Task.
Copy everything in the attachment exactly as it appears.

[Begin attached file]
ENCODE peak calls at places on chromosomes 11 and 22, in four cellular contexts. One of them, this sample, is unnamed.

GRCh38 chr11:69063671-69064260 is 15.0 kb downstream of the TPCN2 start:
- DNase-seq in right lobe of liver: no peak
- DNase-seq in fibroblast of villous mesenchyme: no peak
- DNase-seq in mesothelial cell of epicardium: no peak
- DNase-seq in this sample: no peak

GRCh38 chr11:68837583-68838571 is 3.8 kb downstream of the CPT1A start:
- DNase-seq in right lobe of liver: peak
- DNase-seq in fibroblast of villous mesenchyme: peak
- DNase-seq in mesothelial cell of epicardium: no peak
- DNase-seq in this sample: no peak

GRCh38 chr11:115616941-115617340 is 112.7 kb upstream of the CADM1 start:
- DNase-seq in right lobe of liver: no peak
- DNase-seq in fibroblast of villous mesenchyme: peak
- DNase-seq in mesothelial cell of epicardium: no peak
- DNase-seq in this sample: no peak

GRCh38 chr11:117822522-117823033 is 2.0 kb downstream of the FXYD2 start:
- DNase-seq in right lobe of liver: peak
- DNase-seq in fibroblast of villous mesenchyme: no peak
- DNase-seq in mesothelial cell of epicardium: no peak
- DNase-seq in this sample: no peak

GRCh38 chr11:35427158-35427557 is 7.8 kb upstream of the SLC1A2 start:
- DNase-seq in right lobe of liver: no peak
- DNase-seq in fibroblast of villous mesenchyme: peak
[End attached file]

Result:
ENCODE peak calls at places on chromosomes 11 and 22, in four cellular contexts. One of them, this sample, is unnamed.

GRCh38 chr11:69063671-69064260 is 15.0 kb downstream of the TPCN2 start:
- DNase-seq in right lobe of liver: no peak
- DNase-seq in fibroblast of villous mesenchyme: no peak
- DNase-seq in mesothelial cell of epicardium: no peak
- DNase-seq in this sample: no peak

GRCh38 chr11:68837583-68838571 is 3.8 kb downstream of the CPT1A start:
- DNase-seq in right lobe of liver: peak
- DNase-seq in fibroblast of villous mesenchyme: peak
- DNase-seq in mesothelial cell of epicardium: no peak
- DNase-seq in this sample: no peak

GRCh38 chr11:115616941-115617340 is 112.7 kb upstream of the CADM1 start:
- DNase-seq in right lobe of liver: no peak
- DNase-seq in fibroblast of villous mesenchyme: peak
- DNase-seq in mesothelial cell of epicardium: no peak
- DNase-seq in this sample: no peak

GRCh38 chr11:117822522-117823033 is 2.0 kb downstream of the FXYD2 start:
- DNase-seq in right lobe of liver: peak
- DNase-seq in fibroblast of villous mesenchyme: no peak
- DNase-seq in mesothelial cell of epicardium: no peak
- DNase-seq in this sample: no peak

GRCh38 chr11:35427158-35427557 is 7.8 kb upstream of the SLC1A2 start:
- DNase-seq in right lobe of liver: no peak
- DNase-seq in fibroblast of villous mesenchyme: peak